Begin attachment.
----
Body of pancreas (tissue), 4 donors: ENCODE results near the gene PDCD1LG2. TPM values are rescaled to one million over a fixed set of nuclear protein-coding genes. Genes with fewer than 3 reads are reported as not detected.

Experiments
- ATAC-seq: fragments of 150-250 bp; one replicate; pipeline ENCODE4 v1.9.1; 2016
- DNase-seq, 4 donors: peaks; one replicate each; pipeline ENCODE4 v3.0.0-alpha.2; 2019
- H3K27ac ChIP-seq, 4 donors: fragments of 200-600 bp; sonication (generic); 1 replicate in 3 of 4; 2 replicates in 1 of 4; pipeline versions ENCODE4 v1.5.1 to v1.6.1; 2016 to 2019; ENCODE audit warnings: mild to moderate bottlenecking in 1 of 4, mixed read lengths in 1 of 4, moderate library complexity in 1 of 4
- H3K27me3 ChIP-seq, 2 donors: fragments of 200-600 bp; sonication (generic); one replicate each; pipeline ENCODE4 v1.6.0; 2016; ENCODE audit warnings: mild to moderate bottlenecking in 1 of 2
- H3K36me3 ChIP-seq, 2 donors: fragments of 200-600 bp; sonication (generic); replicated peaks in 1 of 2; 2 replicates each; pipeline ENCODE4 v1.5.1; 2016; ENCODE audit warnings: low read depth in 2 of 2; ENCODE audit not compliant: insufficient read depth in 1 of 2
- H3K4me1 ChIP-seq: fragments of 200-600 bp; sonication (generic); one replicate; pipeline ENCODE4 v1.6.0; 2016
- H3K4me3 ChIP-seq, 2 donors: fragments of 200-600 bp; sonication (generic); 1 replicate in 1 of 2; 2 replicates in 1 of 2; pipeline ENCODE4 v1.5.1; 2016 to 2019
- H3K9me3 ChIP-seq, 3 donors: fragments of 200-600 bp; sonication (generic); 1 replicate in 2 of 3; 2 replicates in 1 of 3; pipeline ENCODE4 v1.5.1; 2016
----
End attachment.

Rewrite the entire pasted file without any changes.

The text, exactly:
Body of pancreas (tissue), 4 donors: ENCODE results near the gene PDCD1LG2. TPM values are rescaled to one million over a fixed set of nuclear protein-coding genes. Genes with fewer than 3 reads are reported as not detected.

Experiments
- ATAC-seq: fragments of 150-250 bp; one replicate; pipeline ENCODE4 v1.9.1; 2016
- DNase-seq, 4 donors: peaks; one replicate each; pipeline ENCODE4 v3.0.0-alpha.2; 2019
- H3K27ac ChIP-seq, 4 donors: fragments of 200-600 bp; sonication (generic); 1 replicate in 3 of 4; 2 replicates in 1 of 4; pipeline versions ENCODE4 v1.5.1 to v1.6.1; 2016 to 2019; ENCODE audit warnings: mild to moderate bottlenecking in 1 of 4, mixed read lengths in 1 of 4, moderate library complexity in 1 of 4
- H3K27me3 ChIP-seq, 2 donors: fragments of 200-600 bp; sonication (generic); one replicate each; pipeline ENCODE4 v1.6.0; 2016; ENCODE audit warnings: mild to moderate bottlenecking in 1 of 2
- H3K36me3 ChIP-seq, 2 donors: fragments of 200-600 bp; sonication (generic); replicated peaks in 1 of 2; 2 replicates each; pipeline ENCODE4 v1.5.1; 2016; ENCODE audit warnings: low read depth in 2 of 2; ENCODE audit not compliant: insufficient read depth in 1 of 2
- H3K4me1 ChIP-seq: fragments of 200-600 bp; sonication (generic); one replicate; pipeline ENCODE4 v1.6.0; 2016
- H3K4me3 ChIP-seq, 2 donors: fragments of 200-600 bp; sonication (generic); 1 replicate in 1 of 2; 2 replicates in 1 of 2; pipeline ENCODE4 v1.5.1; 2016 to 2019
- H3K9me3 ChIP-seq, 3 donors: fragments of 200-600 bp; sonication (generic); 1 replicate in 2 of 3; 2 replicates in 1 of 3; pipeline ENCODE4 v1.5.1; 2016